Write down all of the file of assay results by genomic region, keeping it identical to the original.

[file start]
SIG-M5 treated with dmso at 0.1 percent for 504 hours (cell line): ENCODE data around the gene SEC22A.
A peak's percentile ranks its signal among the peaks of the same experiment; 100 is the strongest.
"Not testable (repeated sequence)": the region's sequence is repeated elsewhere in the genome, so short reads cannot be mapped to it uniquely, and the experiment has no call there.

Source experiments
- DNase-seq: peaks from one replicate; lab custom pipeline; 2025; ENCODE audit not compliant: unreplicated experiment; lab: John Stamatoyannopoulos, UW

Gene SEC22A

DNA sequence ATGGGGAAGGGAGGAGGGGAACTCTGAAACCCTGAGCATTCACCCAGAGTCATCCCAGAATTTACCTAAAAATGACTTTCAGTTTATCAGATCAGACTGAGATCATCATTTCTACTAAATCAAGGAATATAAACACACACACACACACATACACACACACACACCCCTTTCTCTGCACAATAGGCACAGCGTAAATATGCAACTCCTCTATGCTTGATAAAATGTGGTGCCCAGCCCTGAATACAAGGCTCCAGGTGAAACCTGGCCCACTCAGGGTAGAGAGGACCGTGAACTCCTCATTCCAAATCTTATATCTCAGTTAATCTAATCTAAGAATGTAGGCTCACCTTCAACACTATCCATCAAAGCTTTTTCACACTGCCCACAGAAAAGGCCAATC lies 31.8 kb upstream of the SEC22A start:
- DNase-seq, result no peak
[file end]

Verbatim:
SIG-M5 treated with dmso at 0.1 percent for 504 hours (cell line): ENCODE data around the gene SEC22A.
A peak's percentile ranks its signal among the peaks of the same experiment; 100 is the strongest.
"Not testable (repeated sequence)": the region's sequence is repeated elsewhere in the genome, so short reads cannot be mapped to it uniquely, and the experiment has no call there.

Source experiments
- DNase-seq: peaks from one replicate; lab custom pipeline; 2025; ENCODE audit not compliant: unreplicated experiment; lab: John Stamatoyannopoulos, UW

Gene SEC22A

DNA sequence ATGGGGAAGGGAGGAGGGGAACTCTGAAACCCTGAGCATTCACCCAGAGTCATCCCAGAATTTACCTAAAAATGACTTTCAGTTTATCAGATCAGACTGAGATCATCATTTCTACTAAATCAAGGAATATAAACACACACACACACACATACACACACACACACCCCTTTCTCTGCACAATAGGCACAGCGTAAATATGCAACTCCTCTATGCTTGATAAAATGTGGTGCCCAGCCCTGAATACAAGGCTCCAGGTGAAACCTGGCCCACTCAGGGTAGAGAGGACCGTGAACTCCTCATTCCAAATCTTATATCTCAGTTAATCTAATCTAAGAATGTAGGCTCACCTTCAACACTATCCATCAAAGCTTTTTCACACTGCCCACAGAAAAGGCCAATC lies 31.8 kb upstream of the SEC22A start:
- DNase-seq, result no peak